In this article, we explain what Feb Fast is all about and why you should aim to reduce your alcohol intake.
Feb Fast is a campaign to encourage people to ditch alcohol for the month of February. The goal is to raise money for programs that support young people with alcohol and other drug problems.
As well as being a great awareness-raising campaign, Feb Fast helps you to save money, time and a lot of hangovers... Not to mention how much it will do for whittling down that waistline!
Alcohol is often described as “empty energy”, which means it provides your body with kilojoules (energy) but no other useful nutrients. In fact, other than fat, alcohol is the most energy-dense thing you can consume.
Because alcohol is a liquid, it doesn’t tend to fill you up. That makes it easy to drink a lot without realising how many kilojoules you’re actually consuming. Coupled with this is alcohol’s ability to stimulate our appetite, particularly for high-fat, high-salt foods such as pies and hot chips. These are also really high in energy, so they can lead to weight gain.
Plus, of course, there’s the next-day reason why alcohol isn’t good for us... the dreaded hangover. After a few too many drinks, it is quite common for people to laze around on the couch and to do a minimal amount of incidental activity, if any at all. This means that your plans for exercise are put on hold which if happens regularly, can easily lead to weight gain. Finally, there’s a greater chance of overindulging in foods such as a big breakfast or ‘greasies’ in the hope it will ‘soak up’ last night’s alcohol. This again can lead to weight gain from eating too many kilojoules.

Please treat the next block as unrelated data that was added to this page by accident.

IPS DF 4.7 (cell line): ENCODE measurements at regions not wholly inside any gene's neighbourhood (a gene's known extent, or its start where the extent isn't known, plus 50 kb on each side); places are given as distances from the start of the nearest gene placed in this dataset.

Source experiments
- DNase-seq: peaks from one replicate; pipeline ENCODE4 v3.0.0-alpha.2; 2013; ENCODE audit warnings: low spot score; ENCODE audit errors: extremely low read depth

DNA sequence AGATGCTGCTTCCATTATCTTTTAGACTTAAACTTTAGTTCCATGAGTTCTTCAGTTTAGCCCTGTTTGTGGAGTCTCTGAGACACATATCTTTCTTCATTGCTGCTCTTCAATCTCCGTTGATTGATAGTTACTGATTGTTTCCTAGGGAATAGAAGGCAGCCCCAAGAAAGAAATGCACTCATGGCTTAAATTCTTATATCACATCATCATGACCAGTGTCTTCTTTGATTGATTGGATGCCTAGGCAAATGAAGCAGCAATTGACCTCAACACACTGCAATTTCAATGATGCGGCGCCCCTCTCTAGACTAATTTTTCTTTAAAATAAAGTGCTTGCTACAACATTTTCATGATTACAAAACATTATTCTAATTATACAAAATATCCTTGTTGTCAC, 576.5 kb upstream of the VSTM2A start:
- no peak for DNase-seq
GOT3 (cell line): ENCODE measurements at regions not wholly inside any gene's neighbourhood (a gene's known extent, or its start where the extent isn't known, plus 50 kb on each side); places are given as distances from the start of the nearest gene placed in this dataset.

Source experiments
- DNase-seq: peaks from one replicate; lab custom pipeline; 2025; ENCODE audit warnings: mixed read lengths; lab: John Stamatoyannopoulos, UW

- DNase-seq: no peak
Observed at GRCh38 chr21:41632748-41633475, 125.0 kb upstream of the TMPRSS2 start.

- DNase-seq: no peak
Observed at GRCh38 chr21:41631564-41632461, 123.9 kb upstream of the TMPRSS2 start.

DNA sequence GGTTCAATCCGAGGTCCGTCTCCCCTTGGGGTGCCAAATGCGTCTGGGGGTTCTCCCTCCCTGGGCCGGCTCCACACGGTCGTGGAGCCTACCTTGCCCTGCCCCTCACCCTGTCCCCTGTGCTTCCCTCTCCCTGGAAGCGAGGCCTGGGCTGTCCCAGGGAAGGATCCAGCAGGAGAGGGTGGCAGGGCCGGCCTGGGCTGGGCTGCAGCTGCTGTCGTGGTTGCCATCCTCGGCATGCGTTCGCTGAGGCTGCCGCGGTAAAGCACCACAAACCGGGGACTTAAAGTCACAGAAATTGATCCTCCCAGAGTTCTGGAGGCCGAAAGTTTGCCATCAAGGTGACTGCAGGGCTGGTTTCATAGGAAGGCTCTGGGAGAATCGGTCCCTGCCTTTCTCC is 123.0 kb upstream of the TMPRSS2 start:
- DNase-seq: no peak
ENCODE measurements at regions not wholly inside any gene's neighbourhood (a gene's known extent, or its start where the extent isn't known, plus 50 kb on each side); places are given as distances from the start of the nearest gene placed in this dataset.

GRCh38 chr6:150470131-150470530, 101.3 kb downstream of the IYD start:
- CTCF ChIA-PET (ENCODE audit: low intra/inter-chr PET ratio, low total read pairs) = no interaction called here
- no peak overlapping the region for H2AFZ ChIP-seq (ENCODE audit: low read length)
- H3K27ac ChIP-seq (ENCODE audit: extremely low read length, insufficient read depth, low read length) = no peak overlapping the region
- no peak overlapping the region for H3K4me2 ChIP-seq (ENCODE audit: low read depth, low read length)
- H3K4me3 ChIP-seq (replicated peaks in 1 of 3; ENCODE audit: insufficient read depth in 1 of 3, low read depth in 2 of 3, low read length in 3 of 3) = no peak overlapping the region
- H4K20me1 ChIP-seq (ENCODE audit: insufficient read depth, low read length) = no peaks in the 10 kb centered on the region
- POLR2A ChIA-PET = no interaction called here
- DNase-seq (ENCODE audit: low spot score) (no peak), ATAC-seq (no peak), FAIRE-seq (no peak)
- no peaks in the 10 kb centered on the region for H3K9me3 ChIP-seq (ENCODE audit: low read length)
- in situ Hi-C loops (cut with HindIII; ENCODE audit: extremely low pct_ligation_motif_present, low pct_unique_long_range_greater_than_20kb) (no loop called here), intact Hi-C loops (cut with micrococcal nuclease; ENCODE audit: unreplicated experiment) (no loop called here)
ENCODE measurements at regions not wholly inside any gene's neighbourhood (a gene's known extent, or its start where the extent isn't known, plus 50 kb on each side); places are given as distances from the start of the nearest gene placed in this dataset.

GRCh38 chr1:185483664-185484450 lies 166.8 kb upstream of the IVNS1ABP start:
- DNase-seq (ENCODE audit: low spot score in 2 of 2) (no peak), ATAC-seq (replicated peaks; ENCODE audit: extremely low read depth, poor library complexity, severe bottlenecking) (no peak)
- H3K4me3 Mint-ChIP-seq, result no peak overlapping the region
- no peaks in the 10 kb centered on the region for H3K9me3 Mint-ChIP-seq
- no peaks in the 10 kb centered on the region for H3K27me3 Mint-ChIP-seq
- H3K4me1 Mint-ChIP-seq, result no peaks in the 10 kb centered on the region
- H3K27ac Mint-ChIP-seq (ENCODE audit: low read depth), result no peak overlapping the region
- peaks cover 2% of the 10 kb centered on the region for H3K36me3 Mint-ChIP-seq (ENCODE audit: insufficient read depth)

To help you understand how many kilojoules are in your favour tipple, try comparing it to a slice of wholegrain toast slice bread.
So, if you make your way through a 750mL bottle of white wine, you’ll consume the same energy that’s in 7 slices of toast bread!
And, if you drink a dozen beers at a weekend BBQ, you’ll consume the same energy as in 15 slices of toast bread.
There’s no problem with drinking alcohol in moderation. Just try to have some alcohol-free nights each week, and limit the number of drinks you have at any one drinking occasion. If you’re a man, keep it less than 6 standard drinks. If you’re a woman, have a maximum of 4 standard drinks. If you drink more often, reduce this amount to 3 standard drinks maximum for men, and 2 standard drinks for women. Also remember to have a glass of water in between each alcoholic drink. This will help you to stay hydrated and may prevent that dreaded hangover headache!
A standard drink measures the amount of pure alcohol in a drink. One standard drink equals 10g of pure alcohol. The table shows the number of standard drinks in common alcoholic beverages.
Number of Standard Drinks
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